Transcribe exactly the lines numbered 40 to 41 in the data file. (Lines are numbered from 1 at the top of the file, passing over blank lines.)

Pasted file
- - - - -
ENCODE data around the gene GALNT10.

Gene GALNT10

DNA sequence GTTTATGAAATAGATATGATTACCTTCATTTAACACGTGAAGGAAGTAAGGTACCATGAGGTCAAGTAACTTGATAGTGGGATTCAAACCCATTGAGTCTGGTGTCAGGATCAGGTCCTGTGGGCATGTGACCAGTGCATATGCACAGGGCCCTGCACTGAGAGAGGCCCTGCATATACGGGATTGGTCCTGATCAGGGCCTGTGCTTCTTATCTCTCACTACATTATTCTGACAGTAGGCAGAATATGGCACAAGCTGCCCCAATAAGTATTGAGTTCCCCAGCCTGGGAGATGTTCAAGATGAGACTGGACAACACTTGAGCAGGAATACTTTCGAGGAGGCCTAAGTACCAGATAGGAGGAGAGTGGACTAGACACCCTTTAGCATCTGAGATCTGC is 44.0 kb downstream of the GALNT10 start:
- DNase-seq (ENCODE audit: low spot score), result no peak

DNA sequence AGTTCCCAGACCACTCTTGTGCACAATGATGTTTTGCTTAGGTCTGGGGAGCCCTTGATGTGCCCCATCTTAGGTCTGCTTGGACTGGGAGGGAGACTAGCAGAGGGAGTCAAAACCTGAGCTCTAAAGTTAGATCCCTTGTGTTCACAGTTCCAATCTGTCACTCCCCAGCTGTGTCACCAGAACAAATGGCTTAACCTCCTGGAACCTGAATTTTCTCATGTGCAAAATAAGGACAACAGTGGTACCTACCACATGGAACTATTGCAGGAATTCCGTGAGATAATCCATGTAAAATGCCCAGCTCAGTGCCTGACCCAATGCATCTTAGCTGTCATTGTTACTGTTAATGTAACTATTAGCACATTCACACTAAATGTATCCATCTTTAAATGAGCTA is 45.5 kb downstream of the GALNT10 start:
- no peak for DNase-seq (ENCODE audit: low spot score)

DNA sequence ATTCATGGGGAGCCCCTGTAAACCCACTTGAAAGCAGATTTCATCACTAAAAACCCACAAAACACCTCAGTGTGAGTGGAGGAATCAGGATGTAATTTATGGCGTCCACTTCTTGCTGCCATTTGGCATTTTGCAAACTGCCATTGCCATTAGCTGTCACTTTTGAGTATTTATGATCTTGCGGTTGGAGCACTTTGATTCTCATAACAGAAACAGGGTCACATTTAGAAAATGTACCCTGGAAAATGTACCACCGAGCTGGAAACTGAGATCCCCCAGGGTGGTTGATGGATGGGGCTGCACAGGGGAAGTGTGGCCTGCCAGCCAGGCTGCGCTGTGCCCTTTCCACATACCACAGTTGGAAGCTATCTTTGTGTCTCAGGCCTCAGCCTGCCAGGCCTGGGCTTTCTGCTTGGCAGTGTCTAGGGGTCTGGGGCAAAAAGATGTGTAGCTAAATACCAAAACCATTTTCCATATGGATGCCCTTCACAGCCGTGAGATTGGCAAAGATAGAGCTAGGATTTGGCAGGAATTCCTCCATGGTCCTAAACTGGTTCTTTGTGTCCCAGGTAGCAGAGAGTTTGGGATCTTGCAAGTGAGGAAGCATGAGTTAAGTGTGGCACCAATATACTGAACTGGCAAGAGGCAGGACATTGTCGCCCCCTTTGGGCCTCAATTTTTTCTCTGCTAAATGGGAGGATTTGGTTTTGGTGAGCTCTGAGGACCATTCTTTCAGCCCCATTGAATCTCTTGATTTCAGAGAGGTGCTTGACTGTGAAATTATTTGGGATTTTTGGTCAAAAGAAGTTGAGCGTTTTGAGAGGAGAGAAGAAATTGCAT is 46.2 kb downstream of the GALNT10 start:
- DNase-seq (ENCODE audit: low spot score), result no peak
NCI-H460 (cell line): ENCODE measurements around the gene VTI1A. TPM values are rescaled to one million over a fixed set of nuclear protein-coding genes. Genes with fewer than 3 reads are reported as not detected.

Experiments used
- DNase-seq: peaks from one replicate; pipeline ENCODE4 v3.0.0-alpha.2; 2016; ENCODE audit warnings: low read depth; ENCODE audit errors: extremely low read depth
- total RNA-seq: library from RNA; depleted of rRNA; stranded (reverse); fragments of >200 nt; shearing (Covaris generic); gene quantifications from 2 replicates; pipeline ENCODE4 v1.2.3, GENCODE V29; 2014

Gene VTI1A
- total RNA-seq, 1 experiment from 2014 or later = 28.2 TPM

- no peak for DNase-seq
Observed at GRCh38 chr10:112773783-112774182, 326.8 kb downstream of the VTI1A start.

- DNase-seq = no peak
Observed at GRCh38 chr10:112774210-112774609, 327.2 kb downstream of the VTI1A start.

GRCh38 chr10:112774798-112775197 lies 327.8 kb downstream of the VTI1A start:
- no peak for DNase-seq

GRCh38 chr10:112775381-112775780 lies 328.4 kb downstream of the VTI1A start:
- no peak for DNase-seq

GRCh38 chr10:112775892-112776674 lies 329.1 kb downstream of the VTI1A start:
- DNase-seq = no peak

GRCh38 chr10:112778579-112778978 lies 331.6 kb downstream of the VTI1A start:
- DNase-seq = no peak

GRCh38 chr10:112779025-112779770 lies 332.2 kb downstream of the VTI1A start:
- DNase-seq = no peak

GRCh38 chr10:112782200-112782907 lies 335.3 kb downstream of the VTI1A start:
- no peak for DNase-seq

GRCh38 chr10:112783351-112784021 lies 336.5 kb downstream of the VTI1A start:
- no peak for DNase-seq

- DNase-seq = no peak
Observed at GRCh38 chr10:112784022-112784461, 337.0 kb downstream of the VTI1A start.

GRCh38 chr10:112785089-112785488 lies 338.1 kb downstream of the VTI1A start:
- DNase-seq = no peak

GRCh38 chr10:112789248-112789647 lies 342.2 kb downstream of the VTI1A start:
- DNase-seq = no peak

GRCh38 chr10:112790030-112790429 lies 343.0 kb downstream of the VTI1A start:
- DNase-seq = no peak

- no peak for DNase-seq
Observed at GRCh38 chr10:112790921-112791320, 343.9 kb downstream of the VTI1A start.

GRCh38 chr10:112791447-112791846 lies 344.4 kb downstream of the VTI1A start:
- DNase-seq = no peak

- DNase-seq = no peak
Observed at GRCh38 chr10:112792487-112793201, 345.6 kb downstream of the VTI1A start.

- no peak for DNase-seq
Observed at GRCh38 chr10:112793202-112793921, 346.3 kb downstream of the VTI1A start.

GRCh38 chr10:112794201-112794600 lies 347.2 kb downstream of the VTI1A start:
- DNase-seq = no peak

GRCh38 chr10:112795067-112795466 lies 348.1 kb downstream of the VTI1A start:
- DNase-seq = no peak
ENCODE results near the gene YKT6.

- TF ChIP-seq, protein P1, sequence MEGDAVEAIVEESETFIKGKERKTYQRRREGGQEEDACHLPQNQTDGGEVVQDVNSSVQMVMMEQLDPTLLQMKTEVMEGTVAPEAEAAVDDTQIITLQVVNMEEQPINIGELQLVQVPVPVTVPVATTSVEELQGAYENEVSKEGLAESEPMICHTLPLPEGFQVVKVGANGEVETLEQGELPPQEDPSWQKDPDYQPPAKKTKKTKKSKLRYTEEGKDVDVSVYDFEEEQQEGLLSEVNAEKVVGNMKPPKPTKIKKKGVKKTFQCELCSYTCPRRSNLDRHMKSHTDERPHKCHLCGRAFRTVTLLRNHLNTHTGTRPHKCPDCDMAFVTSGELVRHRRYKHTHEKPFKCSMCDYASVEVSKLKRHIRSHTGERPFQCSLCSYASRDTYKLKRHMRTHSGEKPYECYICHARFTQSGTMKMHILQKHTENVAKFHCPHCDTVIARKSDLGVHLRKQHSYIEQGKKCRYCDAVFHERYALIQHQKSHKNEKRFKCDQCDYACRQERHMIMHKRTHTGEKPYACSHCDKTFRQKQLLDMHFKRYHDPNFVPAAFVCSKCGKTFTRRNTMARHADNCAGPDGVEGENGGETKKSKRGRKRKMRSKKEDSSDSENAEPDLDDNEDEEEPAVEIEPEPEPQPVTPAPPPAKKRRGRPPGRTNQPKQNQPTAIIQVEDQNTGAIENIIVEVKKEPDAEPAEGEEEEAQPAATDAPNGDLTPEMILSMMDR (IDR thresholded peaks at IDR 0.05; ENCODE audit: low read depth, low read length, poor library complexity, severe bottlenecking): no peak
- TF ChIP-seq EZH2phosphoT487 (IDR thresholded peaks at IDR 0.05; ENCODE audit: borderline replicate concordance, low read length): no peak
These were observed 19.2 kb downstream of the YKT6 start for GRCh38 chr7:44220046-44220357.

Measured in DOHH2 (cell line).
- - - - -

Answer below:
- DNase-seq = no peak

- no peak for DNase-seq